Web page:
Can we fix `Drop` to allow specialization?

Right now, Drop can't be specialized. By specialized I mean the following:

struct Struct<T>(std::marker::PhantomData<T>);

// rustc will complain with:
// error: `Drop` impl requires `T: std::marker::Copy` but the struct it is implemented for does not
// note: the implementor must specify the same requirement
impl<T> Drop for Struct<T> where T: Copy {
    fn drop(&mut self) {}
}

Looking into the source of this, it is implemented in dropck.rs. Looking at the blame, this was implemented due to issue #8142 ("Prohibit specialized drops"). TL;DR: pre-1.0 Rust had bad monomorphized drop glue. That is, types that didn't match the where bounds would still get the Drop implementation applied to them.

Forking this off of the Idea: Make std::mem::needs_drop smarter discussion, I think it would be nice to allow Drop to be implemented for specialized types. This would naturally allow std::mem::needs_drop to return false for the types that don't have Drop implemented for them.

I have a few questions:

  • Is Drop glue monomorphization still broken? Has the issue been fixed in the last 5 years?
    • If yes, is there anything else blocking Drop specialization?
    • If no, how hard would it be to fix it?
7 Likes

I don't have a full understanding of this, but I think there's some issues surrounding lifetimes – just like with the full specialization feature, allowing you to implement Drop with a lifetime bound means that the behavior of the resulting program could depend on the lifetimes, contrary to the current situation where lifetimes essentially disappear at runtime (they cause some code to not compile at all, but have no effect on code that does compile). I think there were some soundness issues related to that.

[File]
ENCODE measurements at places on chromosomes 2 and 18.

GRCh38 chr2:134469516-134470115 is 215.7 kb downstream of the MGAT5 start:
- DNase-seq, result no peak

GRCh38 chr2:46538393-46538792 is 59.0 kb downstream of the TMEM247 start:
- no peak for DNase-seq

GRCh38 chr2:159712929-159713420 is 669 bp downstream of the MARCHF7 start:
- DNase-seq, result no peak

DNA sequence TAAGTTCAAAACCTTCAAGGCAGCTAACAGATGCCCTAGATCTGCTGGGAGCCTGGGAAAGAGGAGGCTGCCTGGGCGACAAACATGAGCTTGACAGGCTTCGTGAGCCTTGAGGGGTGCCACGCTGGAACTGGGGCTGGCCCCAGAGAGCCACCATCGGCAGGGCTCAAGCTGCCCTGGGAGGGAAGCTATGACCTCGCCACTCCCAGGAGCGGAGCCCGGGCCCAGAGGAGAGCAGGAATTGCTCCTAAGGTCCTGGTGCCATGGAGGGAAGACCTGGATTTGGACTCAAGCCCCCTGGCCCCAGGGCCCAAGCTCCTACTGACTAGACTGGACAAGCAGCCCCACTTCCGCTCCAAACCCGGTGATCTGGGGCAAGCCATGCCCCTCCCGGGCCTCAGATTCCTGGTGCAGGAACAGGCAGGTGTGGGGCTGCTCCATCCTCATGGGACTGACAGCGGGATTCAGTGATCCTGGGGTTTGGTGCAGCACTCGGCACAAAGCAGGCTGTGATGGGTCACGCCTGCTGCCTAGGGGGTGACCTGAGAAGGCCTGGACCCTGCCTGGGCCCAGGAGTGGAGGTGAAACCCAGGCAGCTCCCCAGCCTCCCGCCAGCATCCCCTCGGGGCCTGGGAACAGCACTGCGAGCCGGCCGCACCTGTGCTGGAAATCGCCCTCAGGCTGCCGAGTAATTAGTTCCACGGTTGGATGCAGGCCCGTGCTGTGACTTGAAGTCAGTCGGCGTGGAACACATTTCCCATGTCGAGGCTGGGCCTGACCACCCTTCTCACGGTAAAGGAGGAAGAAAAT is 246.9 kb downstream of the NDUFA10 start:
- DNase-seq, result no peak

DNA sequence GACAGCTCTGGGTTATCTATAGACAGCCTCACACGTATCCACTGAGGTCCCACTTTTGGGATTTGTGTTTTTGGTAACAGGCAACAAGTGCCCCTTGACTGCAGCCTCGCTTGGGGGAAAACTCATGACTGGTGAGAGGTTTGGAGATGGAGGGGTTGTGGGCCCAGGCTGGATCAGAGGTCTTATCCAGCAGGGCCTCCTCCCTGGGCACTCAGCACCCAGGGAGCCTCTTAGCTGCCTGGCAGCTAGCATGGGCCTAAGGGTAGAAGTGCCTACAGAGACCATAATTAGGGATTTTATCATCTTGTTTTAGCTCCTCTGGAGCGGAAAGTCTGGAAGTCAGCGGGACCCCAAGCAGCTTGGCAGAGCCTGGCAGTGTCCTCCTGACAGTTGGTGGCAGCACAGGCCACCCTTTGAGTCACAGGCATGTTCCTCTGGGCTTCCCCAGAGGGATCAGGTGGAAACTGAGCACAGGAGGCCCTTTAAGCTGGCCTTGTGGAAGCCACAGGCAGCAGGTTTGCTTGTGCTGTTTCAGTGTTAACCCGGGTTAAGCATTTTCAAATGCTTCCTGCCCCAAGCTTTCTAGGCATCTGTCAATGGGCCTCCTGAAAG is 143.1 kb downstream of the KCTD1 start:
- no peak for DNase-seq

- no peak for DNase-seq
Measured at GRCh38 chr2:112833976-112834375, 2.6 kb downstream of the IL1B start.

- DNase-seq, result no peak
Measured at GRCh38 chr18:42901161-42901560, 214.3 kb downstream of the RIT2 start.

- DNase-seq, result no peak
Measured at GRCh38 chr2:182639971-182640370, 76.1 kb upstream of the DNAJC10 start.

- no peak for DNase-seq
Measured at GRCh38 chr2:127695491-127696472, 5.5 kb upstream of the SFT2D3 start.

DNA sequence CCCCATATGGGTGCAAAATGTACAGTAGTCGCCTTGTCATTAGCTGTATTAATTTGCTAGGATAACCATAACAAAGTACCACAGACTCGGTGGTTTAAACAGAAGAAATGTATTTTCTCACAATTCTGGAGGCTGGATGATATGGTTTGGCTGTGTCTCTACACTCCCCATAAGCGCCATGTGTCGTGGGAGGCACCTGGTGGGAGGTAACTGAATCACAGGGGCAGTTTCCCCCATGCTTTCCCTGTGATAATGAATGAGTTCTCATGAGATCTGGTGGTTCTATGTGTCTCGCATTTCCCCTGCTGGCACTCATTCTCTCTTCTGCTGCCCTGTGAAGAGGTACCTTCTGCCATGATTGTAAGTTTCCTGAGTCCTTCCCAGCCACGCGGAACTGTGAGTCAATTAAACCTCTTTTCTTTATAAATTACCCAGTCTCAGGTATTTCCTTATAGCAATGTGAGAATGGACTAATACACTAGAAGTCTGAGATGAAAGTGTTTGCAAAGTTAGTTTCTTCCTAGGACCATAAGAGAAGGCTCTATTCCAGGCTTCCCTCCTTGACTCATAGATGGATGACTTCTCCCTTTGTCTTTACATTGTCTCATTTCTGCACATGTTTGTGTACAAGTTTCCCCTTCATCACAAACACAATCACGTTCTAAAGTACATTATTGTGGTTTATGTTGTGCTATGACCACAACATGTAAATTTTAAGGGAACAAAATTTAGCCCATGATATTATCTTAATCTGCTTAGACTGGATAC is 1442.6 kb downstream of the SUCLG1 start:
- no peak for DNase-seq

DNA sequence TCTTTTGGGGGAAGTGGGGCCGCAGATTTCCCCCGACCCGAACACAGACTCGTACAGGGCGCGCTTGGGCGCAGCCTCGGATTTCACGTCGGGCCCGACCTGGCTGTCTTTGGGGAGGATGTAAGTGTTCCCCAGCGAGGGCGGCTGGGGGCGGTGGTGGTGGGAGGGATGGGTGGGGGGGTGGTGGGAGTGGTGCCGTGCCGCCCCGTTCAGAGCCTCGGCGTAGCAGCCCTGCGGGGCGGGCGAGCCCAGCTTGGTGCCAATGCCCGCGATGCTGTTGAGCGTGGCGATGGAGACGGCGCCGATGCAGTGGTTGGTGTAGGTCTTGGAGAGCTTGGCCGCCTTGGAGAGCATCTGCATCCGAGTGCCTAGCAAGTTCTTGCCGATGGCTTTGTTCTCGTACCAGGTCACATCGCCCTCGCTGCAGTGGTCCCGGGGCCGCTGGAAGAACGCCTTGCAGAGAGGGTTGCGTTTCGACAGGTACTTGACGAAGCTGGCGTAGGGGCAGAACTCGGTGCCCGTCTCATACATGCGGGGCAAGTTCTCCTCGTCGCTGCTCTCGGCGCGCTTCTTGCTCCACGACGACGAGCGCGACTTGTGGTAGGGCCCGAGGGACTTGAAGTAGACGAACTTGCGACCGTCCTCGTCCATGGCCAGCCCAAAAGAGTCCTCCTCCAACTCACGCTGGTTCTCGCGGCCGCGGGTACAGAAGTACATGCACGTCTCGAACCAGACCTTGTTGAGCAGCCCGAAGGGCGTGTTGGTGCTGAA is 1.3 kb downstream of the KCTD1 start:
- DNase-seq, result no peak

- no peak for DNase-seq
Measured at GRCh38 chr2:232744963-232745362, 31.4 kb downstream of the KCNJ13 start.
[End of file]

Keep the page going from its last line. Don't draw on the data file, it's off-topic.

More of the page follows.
I don't think there would be lifetime problems around a drop implementation containing the equivalent of C++'s

if constexpr (std::is_same_v<...>) {
  // ...
} else {
  // ...
}

So long as those bounds do not involve lifetimes, I'm not sure that this is actually a problem.

Also, I'm still not clear on why lifetimes are a problem? All types are known at compile-time, except for those of trait objects, which just virtual destructors. There doesn't seem to be a conceptual barrier, a priori, on specialized dtors.

They're erased, so at monomorphization time something might not know whether the lifetime is one that ends up needing drop.

So I think this would be a problem, for example:

struct Foo<'a>(&'a i32);

impl Drop for Foo<'static> {
    fn drop(&mut self) { println!("uhoh"); }
}

fn bar<'a>(_x: Foo<'a>) {
    // _x is dropped here; does it need to run code?
}
1 Like

Could lifetimes be dealt with using the same "always applicable" rule that specialization requires? It seems like that would solve the issue around lifetimes, which I think is the only fundamental issue with specialized Drop impls.

4 Likes

Ooh, I wasn't aware of that work! Yeah, that should presumably do it.

1 Like

Ah yes, right, I forgot you could specialize on something like 'static. I think the "always applicable" rule described above deals with that handily.